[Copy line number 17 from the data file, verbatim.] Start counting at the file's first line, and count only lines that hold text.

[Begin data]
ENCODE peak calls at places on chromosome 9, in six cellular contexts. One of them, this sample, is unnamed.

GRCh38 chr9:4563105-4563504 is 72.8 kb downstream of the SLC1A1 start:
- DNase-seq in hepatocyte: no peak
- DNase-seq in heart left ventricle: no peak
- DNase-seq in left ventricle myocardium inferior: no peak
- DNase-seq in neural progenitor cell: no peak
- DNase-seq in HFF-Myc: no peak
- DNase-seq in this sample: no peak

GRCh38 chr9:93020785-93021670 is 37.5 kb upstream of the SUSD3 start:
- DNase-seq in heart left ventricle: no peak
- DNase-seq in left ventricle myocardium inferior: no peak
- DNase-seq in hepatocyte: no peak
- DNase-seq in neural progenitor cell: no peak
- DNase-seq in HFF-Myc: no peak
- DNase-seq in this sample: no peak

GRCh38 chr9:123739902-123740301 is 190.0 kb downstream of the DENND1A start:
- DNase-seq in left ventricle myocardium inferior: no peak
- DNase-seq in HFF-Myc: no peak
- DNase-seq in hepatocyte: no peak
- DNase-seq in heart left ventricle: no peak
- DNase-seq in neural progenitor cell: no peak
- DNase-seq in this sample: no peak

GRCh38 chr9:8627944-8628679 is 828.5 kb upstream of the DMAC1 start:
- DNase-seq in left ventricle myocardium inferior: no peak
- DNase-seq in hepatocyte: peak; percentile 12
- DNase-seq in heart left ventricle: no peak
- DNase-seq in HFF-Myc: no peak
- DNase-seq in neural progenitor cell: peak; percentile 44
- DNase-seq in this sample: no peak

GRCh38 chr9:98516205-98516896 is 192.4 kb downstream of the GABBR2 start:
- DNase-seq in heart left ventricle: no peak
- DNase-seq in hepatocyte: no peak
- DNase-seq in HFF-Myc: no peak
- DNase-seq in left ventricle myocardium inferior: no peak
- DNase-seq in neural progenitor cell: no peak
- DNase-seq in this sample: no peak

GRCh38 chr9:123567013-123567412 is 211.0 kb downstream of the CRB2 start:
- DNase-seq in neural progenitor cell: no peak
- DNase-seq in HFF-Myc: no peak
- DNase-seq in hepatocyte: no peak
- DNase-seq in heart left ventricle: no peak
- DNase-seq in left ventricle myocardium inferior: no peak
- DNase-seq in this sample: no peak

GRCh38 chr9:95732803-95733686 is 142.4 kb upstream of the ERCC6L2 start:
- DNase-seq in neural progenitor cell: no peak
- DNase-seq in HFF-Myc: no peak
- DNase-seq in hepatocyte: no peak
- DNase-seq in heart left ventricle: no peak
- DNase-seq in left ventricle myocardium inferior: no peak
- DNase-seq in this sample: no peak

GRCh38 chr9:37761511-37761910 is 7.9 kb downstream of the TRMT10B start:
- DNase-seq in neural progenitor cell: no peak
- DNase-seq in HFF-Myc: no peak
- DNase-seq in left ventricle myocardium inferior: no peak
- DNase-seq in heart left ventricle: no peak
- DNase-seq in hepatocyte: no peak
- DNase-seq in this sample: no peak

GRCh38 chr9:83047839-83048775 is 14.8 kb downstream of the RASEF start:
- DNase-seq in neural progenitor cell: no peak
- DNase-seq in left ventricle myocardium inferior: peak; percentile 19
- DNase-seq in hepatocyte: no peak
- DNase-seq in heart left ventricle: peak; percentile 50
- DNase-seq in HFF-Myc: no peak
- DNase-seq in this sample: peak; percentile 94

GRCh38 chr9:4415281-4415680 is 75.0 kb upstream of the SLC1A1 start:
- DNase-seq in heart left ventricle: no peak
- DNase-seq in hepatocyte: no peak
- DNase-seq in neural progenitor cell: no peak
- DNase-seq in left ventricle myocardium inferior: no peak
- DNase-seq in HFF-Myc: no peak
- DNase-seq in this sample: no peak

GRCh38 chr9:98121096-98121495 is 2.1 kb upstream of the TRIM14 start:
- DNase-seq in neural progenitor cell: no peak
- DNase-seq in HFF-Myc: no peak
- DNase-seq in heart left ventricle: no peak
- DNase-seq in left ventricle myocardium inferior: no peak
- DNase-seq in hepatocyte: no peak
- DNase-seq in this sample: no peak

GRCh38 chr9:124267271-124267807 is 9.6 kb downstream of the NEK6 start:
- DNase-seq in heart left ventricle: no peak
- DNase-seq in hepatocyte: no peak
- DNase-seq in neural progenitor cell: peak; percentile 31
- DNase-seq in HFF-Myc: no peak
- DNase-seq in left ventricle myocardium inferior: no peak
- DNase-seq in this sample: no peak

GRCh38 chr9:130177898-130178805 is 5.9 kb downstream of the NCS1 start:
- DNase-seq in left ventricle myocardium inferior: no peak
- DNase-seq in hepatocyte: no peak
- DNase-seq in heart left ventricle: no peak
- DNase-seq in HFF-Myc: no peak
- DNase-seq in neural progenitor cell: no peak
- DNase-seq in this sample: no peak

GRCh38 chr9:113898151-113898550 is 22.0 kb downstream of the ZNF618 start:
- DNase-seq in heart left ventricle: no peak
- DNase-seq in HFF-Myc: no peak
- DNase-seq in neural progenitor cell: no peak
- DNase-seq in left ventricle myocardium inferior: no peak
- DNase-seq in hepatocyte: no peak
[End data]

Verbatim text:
- DNase-seq in left ventricle myocardium inferior: no peak